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Undergrad selection question

candlelightkvacandlelightkva Registered User Posts: 169 Junior Member
edited September 2011 in Law School
UC Berkeley is a wonderful school, but I heard that grade deflation is harsh on science and engineering students. I want to obtain a BS, Masters in Chemistry and move onto law school to pursue patent law. With all of the unemployed lawyers / attorneys these days, it's best to graduate from a top 10/15 law school, so I am wondering whether Berkeley's grade deflation in the sciences wil negatively impact me as a pre-law / law school applicant looking into such law schools.

I have a 4.1 UCGPA, Cumulative 3.56/4.1 GPA, 700M 760CR 800W (2260) SAT I, 770 USH, 770 Chem, 790 Bio, 800 MathIIC SAT II's with strong EC's in leadership, piano, etc.

Schools I'm looking into / applying for:
Johns Hopkins (ED)
Tufts University
UC Berkeley
UC Davis

1) Considering grade deflation/inflation, which would actually be best to attend if I am looking into law school afterward?

2) Should I be looking for a school with a good chemistry department or pre-law advising?

3) Can anyone suggest a school to apply RD too >>when<< Hopkins rejects me that would be good in chemistry and / or pre-law advising?

I appreciate any feedback! :)
Post edited by candlelightkva on

Replies to: Undergrad selection question

  • jonrijonri Registered User Posts: 7,239 Senior Member
    Seriously, relax.

    My hunch is that the odds you will actually become a patent attorney are no better than 1 in 10. Thus, planning your UG career based primarily on that assumption isn't a good move, IMO.Moreover, there is no guarantee that the LS admissions process will be the same as it is today when you apply 4 + years from now.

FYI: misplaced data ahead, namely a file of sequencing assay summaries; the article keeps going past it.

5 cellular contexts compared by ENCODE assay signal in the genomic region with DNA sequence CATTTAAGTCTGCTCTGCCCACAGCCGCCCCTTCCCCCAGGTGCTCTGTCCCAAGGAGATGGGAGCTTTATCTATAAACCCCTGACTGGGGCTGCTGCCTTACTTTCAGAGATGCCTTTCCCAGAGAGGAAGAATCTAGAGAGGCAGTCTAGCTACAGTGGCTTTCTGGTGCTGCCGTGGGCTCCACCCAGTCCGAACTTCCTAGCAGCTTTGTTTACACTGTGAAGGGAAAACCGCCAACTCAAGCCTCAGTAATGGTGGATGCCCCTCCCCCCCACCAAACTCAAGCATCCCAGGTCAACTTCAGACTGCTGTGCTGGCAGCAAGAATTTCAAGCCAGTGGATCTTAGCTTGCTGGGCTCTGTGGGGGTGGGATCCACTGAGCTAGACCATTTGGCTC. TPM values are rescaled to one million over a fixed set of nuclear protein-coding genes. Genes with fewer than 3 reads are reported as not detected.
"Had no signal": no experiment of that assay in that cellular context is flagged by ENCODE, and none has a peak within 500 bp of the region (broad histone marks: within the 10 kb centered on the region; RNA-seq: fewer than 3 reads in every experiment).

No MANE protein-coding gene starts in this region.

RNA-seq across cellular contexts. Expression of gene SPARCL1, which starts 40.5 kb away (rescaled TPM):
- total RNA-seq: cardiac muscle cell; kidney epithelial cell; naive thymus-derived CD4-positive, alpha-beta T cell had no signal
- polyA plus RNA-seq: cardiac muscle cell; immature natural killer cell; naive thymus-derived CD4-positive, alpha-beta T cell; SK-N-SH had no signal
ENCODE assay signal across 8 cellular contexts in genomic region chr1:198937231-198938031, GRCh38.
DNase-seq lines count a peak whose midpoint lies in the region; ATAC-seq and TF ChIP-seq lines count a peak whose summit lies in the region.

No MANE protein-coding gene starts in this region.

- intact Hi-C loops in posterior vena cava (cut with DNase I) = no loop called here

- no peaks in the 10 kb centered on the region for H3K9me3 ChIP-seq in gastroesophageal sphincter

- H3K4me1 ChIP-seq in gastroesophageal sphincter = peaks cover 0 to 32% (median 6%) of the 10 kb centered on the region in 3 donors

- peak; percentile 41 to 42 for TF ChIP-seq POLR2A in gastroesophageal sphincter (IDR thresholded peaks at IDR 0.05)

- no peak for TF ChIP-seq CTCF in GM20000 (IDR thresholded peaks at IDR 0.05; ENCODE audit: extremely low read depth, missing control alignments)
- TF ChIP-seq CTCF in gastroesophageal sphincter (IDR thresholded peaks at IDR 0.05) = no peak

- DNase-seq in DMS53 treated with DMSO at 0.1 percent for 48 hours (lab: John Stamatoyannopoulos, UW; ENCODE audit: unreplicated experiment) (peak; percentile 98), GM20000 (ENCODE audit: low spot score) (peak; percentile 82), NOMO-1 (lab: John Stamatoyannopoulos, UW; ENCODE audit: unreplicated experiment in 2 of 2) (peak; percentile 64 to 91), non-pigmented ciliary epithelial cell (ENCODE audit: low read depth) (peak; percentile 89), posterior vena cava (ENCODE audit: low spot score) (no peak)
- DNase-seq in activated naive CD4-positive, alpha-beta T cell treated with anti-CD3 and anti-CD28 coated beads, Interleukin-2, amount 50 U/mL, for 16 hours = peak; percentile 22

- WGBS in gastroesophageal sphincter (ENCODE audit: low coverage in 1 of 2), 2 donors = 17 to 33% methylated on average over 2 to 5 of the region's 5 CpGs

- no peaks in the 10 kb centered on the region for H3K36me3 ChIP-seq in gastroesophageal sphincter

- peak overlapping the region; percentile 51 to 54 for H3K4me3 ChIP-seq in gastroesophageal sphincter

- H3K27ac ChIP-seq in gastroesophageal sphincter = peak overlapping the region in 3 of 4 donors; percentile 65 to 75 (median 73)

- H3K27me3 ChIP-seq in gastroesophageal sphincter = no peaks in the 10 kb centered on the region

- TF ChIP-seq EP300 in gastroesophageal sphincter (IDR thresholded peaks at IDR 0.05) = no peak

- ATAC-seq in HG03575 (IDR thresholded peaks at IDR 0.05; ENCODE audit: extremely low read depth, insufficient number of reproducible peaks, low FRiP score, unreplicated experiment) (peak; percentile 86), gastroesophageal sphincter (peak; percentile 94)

Additionally, the quality of pre-law advising is really not important. Oh, it helps to have someone who has a clue as to how to write a good personal statement, but you can figure it out for yourself by reading Montauk & Klein and other books. 80% or more of LS admissions is about two numbers: LSAT and GPA. The best pre-law adviser out there isn't going to enable you to change those two #s, so the quality of advising will have almost no impact on your results.

    As for which colleges offer a good education in chemistry, the law board is not the best place to ask that question. But asking that question is a more logical way of deciding which college to attend than the quality of pre-law advising.

    My understanding is that the ranking of the law school you attend is less important for patent attorneys than for other attorneys. The quality of your UG/masters education in science will be important.

    So, if I were you, I'd focus on finding a college that's a good fit for you in terms of the quality of the chemistry department and the social scene and ignore the law school part of the equation.
  • bluebayoubluebayou Registered User Posts: 25,670 Senior Member
    All sciences are tough on grades, regardless of college. Hopkins has a huge premed class, all taking Chem, all looking for A's. I'm not sure that it will be all that grade-friendly. OTOH, ED should do the trick.

    Cal has a mean gpa of ~3.3, but that includes all of the liberal arts courses. Engineering is particularly tough, but you should have no trouble if you are accepted into Chem. (The College of Chem is awesome.) But, your gpa is probably too low to be a competitive candidate if you are unhooked.

    Also consider USC which loves high test scores, and will give you money if you are NMSF.
This discussion has been closed.